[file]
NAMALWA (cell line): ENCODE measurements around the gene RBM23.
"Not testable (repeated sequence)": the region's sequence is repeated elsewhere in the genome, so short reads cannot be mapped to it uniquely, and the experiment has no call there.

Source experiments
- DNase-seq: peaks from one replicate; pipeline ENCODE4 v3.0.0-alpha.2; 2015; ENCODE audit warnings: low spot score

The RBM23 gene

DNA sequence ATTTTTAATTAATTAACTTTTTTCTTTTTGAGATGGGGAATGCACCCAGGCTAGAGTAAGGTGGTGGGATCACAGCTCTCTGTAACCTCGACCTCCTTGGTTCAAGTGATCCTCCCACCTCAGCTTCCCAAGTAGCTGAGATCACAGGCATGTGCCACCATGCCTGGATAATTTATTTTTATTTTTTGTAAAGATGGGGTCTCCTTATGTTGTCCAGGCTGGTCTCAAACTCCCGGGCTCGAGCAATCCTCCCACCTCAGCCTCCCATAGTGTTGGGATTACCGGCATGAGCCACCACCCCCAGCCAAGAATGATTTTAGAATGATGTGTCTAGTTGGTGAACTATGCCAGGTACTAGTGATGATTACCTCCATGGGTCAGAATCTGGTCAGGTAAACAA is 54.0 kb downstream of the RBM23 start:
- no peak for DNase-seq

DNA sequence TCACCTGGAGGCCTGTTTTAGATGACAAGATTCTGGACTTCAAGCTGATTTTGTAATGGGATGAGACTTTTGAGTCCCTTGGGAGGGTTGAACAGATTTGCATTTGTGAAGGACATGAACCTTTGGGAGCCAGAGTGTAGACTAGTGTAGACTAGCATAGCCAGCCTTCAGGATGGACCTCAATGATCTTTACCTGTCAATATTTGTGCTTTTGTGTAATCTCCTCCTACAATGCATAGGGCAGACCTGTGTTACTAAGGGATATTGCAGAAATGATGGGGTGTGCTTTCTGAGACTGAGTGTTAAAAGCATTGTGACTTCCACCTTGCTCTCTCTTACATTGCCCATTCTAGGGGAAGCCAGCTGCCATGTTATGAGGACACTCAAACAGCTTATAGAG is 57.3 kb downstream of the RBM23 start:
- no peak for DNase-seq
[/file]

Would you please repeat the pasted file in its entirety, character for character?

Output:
NAMALWA (cell line): ENCODE measurements around the gene RBM23.
"Not testable (repeated sequence)": the region's sequence is repeated elsewhere in the genome, so short reads cannot be mapped to it uniquely, and the experiment has no call there.

Source experiments
- DNase-seq: peaks from one replicate; pipeline ENCODE4 v3.0.0-alpha.2; 2015; ENCODE audit warnings: low spot score

The RBM23 gene

DNA sequence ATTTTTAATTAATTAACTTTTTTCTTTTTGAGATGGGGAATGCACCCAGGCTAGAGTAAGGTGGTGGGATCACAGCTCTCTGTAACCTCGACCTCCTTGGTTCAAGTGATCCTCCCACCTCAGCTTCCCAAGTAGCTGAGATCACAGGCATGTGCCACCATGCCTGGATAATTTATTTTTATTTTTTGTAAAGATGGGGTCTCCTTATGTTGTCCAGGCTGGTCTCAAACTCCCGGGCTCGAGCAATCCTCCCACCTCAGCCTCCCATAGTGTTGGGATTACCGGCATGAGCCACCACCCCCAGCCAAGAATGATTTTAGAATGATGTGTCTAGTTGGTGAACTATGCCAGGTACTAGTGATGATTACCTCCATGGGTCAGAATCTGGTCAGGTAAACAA is 54.0 kb downstream of the RBM23 start:
- no peak for DNase-seq

DNA sequence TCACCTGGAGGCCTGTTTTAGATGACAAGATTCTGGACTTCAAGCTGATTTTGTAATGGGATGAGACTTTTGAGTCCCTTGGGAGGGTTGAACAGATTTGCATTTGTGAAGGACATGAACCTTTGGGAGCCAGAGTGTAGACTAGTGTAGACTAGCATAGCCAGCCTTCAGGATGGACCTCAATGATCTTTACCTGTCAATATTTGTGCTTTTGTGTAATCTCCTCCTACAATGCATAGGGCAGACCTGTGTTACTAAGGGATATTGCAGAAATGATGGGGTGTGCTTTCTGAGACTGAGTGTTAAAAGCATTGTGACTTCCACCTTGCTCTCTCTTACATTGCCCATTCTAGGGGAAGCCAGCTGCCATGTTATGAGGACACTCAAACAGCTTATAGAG is 57.3 kb downstream of the RBM23 start:
- no peak for DNase-seq